1.0 General Information

1.1  Purpose

The purpose of this staff instruction is to provide Inspectors with the information, procedures and guidelines necessary to process an application and issue a Special Flight Operations Certificate - for the operation of an aircraft while conducting aerobatic manoeuvres in or into controlled airspace or an air route as required by Part VI, Subpart 3, Division IV, Miscellaneous Special Flight Operations of the Canadian Aviation Regulations (CARs).

This staff instruction has been prepared in line with the functional authority and direction given by the Headquarters Special Flight Operations division which is the delegated Functional Specialist for Special Flight Operations. It will ensure common application of policies, directives, standards and procedures within Transport Canada. This staff instruction will aid Headquarters and Regional staff by providing guidelines and advice in their activities with regard to national policies, directives and standards. Please ensure that all personnel, directly or indirectly concerned with Special Flight Operations are informed and apply these procedures as contained in this staff instruction.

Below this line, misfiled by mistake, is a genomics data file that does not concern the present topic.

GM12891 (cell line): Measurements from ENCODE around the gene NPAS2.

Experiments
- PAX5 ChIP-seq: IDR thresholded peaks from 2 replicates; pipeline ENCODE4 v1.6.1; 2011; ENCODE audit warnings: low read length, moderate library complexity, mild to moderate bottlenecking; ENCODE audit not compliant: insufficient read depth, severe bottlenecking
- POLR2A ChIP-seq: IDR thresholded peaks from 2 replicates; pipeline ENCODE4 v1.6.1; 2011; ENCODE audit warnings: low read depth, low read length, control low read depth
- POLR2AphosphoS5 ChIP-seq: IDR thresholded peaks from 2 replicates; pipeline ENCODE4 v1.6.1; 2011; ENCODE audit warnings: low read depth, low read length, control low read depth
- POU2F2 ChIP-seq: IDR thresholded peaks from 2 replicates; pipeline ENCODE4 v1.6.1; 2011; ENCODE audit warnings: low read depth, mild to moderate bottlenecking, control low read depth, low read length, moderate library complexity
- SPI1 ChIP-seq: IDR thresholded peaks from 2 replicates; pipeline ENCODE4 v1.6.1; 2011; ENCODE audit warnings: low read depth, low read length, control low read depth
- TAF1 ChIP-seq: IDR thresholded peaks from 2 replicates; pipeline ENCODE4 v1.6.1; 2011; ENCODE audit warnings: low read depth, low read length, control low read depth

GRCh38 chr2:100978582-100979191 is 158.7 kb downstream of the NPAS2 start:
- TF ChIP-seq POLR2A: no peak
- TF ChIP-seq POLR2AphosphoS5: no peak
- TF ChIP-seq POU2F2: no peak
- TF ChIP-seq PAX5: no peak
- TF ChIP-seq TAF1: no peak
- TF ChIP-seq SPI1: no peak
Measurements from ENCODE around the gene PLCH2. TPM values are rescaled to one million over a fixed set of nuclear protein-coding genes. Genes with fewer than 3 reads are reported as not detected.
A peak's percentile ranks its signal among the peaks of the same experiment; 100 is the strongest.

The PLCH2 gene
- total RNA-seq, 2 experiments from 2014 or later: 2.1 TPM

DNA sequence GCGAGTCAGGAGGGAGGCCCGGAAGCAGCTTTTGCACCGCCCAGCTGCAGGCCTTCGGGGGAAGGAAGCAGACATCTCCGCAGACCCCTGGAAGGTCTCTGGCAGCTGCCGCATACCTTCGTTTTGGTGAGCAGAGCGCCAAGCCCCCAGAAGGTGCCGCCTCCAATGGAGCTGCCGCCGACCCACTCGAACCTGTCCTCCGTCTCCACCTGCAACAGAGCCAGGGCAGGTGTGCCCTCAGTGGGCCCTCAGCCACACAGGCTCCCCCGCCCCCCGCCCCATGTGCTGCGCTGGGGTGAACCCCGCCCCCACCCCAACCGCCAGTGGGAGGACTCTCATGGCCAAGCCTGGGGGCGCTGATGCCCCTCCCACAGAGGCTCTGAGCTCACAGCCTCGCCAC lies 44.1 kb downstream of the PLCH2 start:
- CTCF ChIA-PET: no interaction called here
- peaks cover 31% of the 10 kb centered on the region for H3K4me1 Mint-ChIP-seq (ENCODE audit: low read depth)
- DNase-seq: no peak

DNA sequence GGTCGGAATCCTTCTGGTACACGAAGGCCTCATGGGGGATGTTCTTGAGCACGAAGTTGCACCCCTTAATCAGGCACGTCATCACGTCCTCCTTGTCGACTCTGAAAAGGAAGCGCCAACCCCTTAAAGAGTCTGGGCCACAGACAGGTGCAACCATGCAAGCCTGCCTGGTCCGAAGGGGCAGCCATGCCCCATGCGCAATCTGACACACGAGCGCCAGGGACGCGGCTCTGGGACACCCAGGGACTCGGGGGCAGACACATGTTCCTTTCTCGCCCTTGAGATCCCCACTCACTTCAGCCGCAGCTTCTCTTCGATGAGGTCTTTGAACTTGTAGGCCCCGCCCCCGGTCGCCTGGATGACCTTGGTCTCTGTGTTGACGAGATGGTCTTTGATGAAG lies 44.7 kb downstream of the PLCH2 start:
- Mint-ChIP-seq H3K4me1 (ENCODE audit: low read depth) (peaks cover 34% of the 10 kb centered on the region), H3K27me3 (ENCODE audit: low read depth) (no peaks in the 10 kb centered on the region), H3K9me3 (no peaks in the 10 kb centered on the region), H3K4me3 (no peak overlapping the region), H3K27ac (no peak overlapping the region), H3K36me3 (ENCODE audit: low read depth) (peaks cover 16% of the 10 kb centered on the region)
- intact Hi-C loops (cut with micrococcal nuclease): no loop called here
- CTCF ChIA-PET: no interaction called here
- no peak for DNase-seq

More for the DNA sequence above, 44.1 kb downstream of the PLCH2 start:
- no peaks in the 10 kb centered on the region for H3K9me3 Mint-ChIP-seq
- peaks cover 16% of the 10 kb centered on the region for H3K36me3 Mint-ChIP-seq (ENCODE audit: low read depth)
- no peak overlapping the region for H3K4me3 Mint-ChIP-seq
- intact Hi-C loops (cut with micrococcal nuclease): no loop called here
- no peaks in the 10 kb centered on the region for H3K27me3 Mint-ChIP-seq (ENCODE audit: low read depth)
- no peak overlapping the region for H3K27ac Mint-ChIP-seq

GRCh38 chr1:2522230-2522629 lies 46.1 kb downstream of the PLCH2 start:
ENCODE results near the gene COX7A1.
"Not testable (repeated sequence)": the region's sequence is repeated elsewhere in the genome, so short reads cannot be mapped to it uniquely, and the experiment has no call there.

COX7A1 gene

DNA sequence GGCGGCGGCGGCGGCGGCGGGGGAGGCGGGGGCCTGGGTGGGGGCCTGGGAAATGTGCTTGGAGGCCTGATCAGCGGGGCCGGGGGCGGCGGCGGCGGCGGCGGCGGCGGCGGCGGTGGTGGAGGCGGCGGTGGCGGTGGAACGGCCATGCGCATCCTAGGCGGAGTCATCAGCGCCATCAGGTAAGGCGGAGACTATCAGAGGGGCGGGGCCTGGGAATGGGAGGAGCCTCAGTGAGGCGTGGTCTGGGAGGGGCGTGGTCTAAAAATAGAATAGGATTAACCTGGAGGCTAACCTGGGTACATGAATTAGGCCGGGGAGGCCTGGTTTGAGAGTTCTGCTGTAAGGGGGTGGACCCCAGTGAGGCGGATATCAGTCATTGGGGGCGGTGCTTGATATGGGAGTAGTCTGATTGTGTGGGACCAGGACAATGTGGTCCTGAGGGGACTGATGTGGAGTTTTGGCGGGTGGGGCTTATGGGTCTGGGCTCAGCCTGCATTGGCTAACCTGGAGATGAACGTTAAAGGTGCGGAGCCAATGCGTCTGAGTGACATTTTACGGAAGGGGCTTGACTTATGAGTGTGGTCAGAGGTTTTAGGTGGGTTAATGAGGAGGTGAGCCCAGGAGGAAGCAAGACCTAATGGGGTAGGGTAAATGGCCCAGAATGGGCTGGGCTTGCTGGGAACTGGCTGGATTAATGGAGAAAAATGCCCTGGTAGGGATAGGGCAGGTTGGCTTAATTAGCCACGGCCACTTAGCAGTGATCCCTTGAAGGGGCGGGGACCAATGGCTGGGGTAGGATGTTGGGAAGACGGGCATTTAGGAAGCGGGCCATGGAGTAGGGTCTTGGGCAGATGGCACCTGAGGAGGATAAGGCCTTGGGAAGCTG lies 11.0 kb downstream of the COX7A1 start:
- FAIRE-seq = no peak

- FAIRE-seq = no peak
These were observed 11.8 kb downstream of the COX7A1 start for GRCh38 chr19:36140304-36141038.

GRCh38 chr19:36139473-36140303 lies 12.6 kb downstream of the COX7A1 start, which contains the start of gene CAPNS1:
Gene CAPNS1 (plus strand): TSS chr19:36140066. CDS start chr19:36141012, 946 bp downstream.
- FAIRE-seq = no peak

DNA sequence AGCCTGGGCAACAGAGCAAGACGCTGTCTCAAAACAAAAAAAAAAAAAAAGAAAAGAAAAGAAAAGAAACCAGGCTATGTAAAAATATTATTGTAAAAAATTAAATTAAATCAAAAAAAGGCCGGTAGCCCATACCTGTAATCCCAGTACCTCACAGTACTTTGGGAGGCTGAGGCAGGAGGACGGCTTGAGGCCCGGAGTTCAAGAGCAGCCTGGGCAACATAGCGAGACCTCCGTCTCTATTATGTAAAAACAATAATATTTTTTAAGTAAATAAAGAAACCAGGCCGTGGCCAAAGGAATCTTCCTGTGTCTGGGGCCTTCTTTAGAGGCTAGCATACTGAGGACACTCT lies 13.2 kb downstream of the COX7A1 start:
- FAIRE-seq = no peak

Recommendations for improvements or questions pertaining to the information contained in this staff instruction should be forwarded to the Special Flight Operations division of the General Aviation branch:

6th Floor, Place de Ville, Tower C
330 Sparks Street,
Ottawa, ON
K1A 0N8

1.2  Reference Material

Canadian Aviation Regulations:

  • Part VI, Subpart 2 - Operating and Flight Rules
  • Part VI, Subpart 3 - Special Flight Operations

General Operating and Flight Rules Standards 623 - Special Flight Operations - Division IV

1.3  Background

The requirement for a person to be in possession of a SFOC to conduct aerobatic flight in controlled airspace or an air route is a carry over of the old Air Regulation 517(c). In the development of the CARs it was recognised that operation of aircraft conducting aerobatic flight in controlled airspace was not "magic" and simply required proper co-ordination with the appropriate controlling agency. It was also recognised that having persons apply to Transport Canada Civil Aviation to pre-co-ordinate the activity was time consuming, an unnecessary burden on the public and that the involvement of the Transport Canada Civil Aviation in the process did not add any safety benefit to the activity. In the initial draft of CARs the requirement for any written authorisation was removed in favour of having the pilot obtain a clearance for the activity from the appropriate controlling agency. Just prior to the publication of the CARs, concerns were raised over the use of the word "clearance" and the decision was made to revert to the requirements of 517(c) and draft the regulations and standards as they exist now.